The next cluster of incredible rock formations along Victoria’s southern coastline encompassed by Port Campbell National Park is Loch Ard Gorge. This area has a variety of amazing rock formations that are distinctly different from the previous 12 Apostles to include this amazing arch known as the Island Archway:
The Tragic Tale of the Loch Ard
This cluster of rock formations and gorges received its name after a ship named the Loch Ard that set sale from Gravesend, England on March 2, 1878 and wrecked like many ships before on this rocky coastline.
The Loch Ard clipper in England.
This ship’s crew and passengers were holding an on-deck party in honor of nearly completing their three month journey to Melbourne. However, the party quickly ended when a look out saw the rocky coastline directly in front of them. The ship’s captain had misjudged how close to the coast they were and the ship was not able to change direction quickly enough before crashing into the rocks spilling all 37 passengers and 19 crewmen overboard into the cold and rough waters. Ultimately only two people survived the crash to tell the tale of what happened that night.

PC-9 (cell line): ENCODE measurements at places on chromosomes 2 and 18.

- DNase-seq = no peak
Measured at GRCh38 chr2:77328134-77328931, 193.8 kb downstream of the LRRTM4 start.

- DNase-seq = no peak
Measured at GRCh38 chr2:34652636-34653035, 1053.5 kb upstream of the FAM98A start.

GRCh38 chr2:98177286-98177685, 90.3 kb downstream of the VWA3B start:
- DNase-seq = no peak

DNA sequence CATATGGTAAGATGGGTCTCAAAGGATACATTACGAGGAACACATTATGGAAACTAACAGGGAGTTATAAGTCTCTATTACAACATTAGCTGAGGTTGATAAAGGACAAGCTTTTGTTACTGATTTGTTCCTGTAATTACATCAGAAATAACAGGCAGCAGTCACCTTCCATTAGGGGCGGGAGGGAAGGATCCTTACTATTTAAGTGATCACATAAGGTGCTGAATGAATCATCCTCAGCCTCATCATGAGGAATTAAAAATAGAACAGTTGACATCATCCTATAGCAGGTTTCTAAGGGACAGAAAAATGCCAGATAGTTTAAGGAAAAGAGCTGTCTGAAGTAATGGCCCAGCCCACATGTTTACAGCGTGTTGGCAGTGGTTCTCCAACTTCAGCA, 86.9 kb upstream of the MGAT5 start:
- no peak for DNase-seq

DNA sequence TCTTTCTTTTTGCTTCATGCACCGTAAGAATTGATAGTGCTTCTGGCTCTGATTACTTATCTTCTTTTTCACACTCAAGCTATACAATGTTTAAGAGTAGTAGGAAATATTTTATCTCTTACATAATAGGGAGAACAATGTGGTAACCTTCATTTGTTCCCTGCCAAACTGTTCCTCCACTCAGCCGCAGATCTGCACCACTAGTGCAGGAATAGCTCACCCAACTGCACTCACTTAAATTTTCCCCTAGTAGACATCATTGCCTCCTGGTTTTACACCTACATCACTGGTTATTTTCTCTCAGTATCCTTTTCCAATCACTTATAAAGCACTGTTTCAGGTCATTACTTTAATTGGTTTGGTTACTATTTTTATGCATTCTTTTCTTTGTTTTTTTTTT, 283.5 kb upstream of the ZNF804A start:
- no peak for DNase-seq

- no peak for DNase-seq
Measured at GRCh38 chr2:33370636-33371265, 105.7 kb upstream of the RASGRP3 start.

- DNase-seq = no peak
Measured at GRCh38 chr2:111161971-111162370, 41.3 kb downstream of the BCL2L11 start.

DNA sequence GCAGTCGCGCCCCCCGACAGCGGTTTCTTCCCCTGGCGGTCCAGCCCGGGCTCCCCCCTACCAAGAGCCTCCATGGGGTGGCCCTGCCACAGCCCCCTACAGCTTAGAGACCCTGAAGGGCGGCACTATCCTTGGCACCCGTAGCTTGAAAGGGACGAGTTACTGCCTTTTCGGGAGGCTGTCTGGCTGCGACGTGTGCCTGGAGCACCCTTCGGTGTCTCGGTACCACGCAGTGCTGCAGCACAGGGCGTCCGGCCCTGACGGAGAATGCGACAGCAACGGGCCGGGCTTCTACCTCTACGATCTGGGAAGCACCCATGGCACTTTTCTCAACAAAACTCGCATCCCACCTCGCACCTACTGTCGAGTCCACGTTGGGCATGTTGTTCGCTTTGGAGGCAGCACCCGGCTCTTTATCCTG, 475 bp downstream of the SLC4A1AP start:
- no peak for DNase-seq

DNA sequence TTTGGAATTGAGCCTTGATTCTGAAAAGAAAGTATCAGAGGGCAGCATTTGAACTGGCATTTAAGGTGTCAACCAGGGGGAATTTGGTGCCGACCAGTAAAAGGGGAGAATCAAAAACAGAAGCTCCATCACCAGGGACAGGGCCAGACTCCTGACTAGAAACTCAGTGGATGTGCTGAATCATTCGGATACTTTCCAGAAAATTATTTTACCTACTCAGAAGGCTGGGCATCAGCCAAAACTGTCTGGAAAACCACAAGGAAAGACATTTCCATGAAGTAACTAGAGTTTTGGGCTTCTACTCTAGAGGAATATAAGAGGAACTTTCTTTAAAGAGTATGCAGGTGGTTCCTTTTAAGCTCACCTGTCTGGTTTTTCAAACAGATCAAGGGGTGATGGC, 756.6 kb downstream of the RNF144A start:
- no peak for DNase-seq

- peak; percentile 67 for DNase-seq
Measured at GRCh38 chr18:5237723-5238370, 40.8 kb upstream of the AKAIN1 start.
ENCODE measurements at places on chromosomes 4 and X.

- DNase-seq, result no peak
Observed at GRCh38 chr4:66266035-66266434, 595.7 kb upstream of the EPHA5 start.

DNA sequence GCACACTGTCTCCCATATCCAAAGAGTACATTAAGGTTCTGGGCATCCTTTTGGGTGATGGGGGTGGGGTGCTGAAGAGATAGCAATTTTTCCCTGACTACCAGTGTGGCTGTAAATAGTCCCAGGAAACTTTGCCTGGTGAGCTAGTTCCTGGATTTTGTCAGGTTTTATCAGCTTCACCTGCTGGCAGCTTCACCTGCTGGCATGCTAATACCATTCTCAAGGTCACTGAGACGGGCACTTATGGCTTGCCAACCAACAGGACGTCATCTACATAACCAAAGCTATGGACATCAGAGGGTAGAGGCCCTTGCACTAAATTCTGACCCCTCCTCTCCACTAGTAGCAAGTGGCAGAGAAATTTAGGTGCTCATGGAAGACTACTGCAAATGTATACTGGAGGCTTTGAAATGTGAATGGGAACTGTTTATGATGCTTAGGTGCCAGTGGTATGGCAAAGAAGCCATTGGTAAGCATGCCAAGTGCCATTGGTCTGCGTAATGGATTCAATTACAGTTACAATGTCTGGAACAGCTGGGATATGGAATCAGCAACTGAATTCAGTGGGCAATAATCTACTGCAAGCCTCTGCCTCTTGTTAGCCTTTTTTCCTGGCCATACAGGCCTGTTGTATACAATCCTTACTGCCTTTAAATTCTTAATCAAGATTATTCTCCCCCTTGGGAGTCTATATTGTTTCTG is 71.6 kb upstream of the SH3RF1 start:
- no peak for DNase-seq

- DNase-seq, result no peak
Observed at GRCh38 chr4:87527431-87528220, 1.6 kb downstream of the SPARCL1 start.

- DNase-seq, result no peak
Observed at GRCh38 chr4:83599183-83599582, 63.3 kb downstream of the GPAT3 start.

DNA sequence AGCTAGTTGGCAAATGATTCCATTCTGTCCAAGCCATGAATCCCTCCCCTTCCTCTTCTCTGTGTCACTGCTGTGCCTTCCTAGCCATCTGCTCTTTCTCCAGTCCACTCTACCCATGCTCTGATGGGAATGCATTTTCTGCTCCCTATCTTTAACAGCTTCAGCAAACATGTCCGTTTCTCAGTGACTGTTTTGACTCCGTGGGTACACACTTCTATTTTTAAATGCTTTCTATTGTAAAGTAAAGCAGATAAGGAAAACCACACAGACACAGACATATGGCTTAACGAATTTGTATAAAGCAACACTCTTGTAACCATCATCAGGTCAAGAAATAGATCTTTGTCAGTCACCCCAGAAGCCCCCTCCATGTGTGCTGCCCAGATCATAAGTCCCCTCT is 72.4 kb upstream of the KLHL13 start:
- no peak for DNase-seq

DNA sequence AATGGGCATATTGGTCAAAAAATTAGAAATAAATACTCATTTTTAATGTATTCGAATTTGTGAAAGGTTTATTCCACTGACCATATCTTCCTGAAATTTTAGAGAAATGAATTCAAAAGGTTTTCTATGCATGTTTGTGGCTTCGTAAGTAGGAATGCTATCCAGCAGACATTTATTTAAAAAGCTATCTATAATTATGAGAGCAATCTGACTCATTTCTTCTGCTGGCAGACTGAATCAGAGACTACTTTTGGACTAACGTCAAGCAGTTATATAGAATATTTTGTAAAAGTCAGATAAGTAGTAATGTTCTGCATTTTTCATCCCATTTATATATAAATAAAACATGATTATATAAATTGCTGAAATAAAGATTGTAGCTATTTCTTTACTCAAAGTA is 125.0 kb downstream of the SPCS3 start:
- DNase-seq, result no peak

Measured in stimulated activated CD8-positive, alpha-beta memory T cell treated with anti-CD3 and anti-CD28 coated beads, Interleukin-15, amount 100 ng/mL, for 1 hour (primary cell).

By personally seeing how rugged the coast line here is it is amazing that anyone survived the wreck. Some of the massive rock formations here looks very similar to some of the rock formations over at the 12 Apostles:
Then other formations are just long rocky peninsulas such as this rock wall known as the razorback:
There is a variety of trails to view this rocky coastline from and while walking around the various trails it was easy to see that even if someone was able to get washed up onto one of the few beaches located within the gorges, there would be no way of climbing up the rock walls:
It was on one of these beaches that one of the survivors of the Loch Ard, a crew member by the name of Thomas Pearce washed up on. When he washed up on the beach he heard the screams of the other survivor, a female passenger by the name of Eva Carmichael who was clinging to a wreckage from the ship. Pearce swam out back into the ocean and rescued Carmichael by bringing her back to the beach.